A school bus outside Kennelly School in Hartford Jacqueline Rabe Thomas / CtMirror.org

As someone who grew up in Connecticut and someone who rode the big yellow school bus for years, I can’t imagine those big yellow buses out of business. When students were transitioned to remote learning, buses remained idle for months. Even though the virus created a budget deficit, state and local governments should have required all Connecticut public schools to pay private bus companies.

As reported in The New York Times, “Federal lawmakers gave school districts $13.5 billion in aid to weather the pandemic, but lawmakers left it up to district administrators to decide whether to pay their private contractors, including school buses.” School districts thought it would be more cost efficient not to pay private bus companies.

Many researchers raise concerns about privatization, arguing that accountability and transparency is lost when we outsource so much to private companies. Some laws do not apply to private contractors and since contracts may lack transparency, it leaves few opportunities for citizen input.

However, contracting with private companies for public school transportation is less concerning because bus companies serve the public’s interest. Buses get our children to and from school safely.

Some argue that contracting only makes sense for commodity tasks, not custom tasks. A commodity task is easy to evaluate, and available from private suppliers. Whereas a custom task requires a special skill and expertise. But, even though being a bus driver is a custom task, due to the special licensing and skills required, it makes sense to contract out because doing so would be more efficient.

Public policy scholar Deborah Stone explains, “Efficiency is a fancy name for a simple idea: getting the most for the least, or achieving an objective for the lowest cost.”

Connecticut school districts thought that it would be cheaper to not pay bus companies this past spring. Schools argue it made sense to get rid of that because the buses were not providing a service to the school. With all due respect they were not but, schools always look at cutting costs without actually thinking about the downfalls to that decision.

School districts also argue that they had additional expenses, such as buying Chrome Books so all students could attend their classes from home. However, bus companies have ongoing costs, including overhead, insurance, drivers’ salaries, and keeping buses up to date. Buses cannot be more than a few years old so companies are always having to buy new buses and it can take years to pay them off.

It is more efficient in the long run to pay private bus companies.  I understand that this pandemic brought a lot of expenses, but at the same time when this is all over if you do not pay your private bus companies their doors will be closed for good. It’s only for the short term and it’s the right thing to do. Refusing to do so jeopardizes transportation for the future.

Big companies like Dattco are in charge of more than one school district and some are in large debt due to the pandemic. How can these bus companies transport these students to school post pandemic when there is no money to do so?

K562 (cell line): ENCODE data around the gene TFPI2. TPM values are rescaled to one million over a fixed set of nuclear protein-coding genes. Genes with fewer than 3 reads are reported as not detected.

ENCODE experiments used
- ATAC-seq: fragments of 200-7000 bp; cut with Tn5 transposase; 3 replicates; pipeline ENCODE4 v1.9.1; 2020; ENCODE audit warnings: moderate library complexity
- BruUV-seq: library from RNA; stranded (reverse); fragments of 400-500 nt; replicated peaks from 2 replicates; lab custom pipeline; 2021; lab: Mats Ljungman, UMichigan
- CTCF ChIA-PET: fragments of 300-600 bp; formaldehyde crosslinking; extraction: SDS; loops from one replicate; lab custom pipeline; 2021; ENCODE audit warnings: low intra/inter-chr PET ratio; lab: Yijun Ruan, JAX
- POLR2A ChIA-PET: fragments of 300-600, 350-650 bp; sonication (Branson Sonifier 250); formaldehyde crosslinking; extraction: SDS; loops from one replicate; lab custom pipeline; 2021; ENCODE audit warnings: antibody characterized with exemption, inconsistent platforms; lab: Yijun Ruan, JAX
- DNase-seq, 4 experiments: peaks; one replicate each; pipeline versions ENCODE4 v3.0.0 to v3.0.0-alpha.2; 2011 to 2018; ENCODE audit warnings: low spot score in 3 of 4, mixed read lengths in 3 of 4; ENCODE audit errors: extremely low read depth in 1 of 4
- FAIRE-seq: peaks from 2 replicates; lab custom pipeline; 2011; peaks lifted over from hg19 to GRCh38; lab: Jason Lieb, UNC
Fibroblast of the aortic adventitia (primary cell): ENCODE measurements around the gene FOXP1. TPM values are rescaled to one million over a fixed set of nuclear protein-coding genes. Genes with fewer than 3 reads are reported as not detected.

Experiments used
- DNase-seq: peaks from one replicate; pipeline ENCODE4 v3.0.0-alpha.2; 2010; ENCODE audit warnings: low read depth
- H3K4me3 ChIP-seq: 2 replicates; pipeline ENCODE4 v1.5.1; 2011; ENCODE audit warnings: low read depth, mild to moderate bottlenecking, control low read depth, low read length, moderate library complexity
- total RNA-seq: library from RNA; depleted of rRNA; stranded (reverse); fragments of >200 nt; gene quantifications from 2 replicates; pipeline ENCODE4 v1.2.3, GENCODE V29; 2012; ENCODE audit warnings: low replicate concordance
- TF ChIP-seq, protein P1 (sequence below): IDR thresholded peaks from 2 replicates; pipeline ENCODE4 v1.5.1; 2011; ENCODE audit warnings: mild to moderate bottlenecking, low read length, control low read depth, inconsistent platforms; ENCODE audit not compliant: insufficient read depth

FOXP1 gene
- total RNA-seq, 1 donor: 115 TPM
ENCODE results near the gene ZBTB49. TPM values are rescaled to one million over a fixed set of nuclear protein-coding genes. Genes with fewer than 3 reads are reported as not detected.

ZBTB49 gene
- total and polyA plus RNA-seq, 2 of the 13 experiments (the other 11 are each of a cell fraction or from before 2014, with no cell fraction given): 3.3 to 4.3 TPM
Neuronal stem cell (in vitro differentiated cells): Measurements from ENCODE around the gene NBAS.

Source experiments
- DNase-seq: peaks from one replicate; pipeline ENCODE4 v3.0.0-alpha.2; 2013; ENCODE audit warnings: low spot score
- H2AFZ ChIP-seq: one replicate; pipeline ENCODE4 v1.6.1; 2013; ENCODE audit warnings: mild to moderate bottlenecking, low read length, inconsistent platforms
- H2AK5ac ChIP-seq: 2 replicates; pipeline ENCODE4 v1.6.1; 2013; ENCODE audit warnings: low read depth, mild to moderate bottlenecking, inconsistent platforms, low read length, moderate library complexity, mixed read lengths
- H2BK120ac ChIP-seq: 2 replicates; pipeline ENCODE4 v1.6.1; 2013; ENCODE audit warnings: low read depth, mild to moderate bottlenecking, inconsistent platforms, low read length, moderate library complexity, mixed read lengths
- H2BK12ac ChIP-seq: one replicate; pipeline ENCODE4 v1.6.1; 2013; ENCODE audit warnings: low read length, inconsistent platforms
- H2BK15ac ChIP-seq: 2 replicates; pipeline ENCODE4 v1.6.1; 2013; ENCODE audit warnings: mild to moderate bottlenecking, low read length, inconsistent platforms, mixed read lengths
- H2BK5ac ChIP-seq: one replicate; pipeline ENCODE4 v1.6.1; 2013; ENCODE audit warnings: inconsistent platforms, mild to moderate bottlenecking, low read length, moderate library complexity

Even smaller bus companies like Premier Bus Lines in Berlin, are struggling. On NBC, the owner stated, “Any funding would help.”

The “Coronavirus Economic Relief for Transportation Services Act,” allows aid to be given to transportation services if a pandemic ever happens again. This would allow companies enough to get by. This bill was introduced to the Senate in July, and it has not been passed. Since the federal government has not passed this bill, companies are currently fighting to get funding.

Our Sens. Richard Blumenthal and Chris Murphy co-sponsored the bill, and I urge readers to let our senators know that they strongly support it.  More people need to speak up and when people speak up, we see how effective that can be. All bus drivers and private bus companies can’t do it alone. So far it has been just them fighting and it has not been successful because we have seen no progress. We need to let our voices be heard.

School Transportation News  declares, “Many districts that are not reopening schools for classroom learning on a full-time basis are refusing to pay contractors yet expecting them to be ready to resume full operations with licensed and eligible drivers with less than a week’s notice.”

Are they out of their mind? A lot of bus drivers this past spring had to get a new job at other companies like Amazon and FedEx due to no paycheck. Therefore, bus companies will need more than a week’s notice to find and train drivers. It would be more efficient for school districts to continue paying bus companies because doing so prevents them from losing drivers to other jobs.

A lot of schools began in hybrid mode this fall which means that buses are not running every day. However, recently, schools have been pushing for more in- person learning. As more students go back to schools, more buses have to run. This makes no sense not to pay them and then to ask them back at a moment’s notice. How can schools think that buses are ready to be fully running again?

Call up our senators and let them know we support the Coronavirus Economic Relief for Transportation Services Act!

Julie Petrillo is a Junior at Trinity College majoring in Educational Studies and minoring in English.

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